3. Humble yourselves and meet with a strong couple that you respect. Tell them you are struggling with your marriage and look to them for mentorship. This could absolutely be a couple in your family; it just has to be a couple you trust. Letting someone else know your struggle together provides accountability. Having another respected couple cheer you on and ask for updates is so important during difficult times. Absolutely do not talk to someone individually without your partner. Statistics have proven over and over again that confiding in someone else about your marriage problems without input from your spouse leads to divorce.
4. I am a marriage therapist, so I don’t think it’s ever too early for therapeutic intervention. The only reason this is #4 on the list is because it does take time and money (though hopefully it is covered by your insurance!) Marital therapy is proven to be effective and I believe there is no better investment. One of the biggest factors in ensuring successful therapeutic treatment is the right therapist. www.psychologytoday.com is a wonderful site where you can find your therapist based on a variety of factors such as location, educational background, what kind of insurance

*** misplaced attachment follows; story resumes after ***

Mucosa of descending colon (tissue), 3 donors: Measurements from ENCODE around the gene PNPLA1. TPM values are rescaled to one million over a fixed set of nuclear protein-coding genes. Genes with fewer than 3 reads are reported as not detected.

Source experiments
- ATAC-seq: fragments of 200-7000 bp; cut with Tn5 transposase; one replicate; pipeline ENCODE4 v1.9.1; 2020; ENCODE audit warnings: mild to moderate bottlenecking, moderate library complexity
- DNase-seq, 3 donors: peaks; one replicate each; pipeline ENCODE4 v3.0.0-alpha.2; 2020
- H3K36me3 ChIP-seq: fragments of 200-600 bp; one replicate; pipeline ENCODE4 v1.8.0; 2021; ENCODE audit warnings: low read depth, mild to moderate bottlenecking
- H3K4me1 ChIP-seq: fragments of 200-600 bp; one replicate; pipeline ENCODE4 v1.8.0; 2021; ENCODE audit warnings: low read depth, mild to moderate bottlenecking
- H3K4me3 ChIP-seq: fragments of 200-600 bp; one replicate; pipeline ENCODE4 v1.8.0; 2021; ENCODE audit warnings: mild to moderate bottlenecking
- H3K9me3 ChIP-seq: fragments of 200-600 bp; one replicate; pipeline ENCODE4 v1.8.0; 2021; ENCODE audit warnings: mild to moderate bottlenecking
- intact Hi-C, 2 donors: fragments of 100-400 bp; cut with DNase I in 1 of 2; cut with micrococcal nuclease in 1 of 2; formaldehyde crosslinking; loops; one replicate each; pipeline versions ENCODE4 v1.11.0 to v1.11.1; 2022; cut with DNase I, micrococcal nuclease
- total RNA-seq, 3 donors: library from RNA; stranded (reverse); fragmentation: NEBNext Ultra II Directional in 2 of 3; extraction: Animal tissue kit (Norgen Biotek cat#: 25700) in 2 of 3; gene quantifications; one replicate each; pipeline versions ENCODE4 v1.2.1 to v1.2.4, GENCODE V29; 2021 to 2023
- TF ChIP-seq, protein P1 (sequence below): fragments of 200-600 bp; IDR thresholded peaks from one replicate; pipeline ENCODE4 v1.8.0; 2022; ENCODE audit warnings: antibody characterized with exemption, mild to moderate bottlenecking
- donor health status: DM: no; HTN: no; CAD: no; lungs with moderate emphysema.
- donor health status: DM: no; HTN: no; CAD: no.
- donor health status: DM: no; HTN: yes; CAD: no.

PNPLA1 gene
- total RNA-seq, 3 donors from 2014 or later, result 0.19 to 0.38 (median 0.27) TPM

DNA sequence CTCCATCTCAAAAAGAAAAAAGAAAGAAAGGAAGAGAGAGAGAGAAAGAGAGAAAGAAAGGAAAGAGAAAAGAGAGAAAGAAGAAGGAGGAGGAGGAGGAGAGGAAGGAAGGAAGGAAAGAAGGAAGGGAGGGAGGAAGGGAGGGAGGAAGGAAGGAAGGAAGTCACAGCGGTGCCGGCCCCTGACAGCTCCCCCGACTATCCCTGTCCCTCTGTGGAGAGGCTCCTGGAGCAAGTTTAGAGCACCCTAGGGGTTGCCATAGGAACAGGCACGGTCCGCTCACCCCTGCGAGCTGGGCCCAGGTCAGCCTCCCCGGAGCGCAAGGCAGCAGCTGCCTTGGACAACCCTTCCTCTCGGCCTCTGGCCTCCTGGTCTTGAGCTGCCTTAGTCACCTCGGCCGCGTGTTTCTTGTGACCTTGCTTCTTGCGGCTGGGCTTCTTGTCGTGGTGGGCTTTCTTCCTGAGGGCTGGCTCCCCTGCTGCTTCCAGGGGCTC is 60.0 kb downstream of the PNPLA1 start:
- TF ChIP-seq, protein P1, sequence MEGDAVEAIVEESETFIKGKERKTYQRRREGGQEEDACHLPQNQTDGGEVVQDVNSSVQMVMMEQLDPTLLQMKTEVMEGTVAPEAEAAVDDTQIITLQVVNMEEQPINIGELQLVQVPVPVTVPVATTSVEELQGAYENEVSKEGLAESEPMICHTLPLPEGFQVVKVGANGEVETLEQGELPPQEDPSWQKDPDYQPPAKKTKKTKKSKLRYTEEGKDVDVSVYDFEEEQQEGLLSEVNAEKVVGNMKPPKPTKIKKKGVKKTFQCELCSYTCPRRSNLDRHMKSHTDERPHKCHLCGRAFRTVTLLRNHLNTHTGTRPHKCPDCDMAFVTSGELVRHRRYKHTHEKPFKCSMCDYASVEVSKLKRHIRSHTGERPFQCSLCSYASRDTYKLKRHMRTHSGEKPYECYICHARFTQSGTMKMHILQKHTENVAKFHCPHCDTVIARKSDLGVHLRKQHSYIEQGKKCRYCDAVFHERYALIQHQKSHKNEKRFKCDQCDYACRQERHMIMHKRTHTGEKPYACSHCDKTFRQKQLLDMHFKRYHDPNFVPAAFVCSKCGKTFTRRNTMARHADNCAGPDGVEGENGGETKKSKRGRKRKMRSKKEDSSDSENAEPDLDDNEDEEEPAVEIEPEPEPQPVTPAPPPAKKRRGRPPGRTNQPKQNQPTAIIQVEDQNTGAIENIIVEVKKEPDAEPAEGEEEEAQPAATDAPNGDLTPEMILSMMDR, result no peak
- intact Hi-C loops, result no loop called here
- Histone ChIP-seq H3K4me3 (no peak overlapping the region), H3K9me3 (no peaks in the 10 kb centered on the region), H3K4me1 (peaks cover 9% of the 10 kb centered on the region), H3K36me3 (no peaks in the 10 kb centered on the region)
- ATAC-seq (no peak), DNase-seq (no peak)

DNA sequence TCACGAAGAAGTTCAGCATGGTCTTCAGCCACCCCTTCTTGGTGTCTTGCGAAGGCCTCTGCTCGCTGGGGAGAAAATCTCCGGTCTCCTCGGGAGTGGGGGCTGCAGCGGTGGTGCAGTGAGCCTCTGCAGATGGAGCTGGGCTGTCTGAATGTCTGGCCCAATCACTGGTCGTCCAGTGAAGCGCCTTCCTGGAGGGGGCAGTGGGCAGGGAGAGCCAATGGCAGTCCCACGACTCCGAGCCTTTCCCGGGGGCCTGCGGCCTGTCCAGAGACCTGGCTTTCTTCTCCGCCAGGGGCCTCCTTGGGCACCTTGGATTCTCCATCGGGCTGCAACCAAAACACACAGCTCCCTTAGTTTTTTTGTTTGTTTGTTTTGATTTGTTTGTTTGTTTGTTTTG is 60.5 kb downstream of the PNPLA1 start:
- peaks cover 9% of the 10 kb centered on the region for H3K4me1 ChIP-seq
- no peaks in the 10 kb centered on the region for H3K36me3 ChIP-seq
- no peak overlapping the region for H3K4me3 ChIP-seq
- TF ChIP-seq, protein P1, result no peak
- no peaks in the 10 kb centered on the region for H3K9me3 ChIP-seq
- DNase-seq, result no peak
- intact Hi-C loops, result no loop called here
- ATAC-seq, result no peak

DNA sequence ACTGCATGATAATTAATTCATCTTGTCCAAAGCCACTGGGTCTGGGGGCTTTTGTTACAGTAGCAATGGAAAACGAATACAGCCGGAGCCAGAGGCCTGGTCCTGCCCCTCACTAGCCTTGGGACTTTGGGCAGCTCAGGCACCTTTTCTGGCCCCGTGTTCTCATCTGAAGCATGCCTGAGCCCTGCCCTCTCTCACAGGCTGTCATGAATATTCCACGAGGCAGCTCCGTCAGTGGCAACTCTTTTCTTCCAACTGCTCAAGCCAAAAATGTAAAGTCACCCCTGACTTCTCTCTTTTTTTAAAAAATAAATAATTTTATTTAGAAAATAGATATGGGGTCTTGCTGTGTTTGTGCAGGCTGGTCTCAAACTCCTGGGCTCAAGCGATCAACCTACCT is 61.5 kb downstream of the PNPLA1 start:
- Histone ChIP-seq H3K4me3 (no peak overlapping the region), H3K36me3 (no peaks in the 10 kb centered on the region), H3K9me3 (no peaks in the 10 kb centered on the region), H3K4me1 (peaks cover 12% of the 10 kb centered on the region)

they accept, gender, treatment style and it allows you to read their biography. Word of mouth is another fantastic way to find an effective therapist.
Never give up! Your marriage is worth it. As my mother-in-law always says, marriage is not 50/50, it is 100/100. Each partner needs to give their all in order to maintain a happy and healthy marriage.
Dr. Stephanie Steele is a Licensed Marriage and Family Therapist in Sacramento, CA. She is married to her husband Tyler. They are parents to their 21 month-old daughter and a baby on the way! You can follow her on Twitter.Follow us on social media: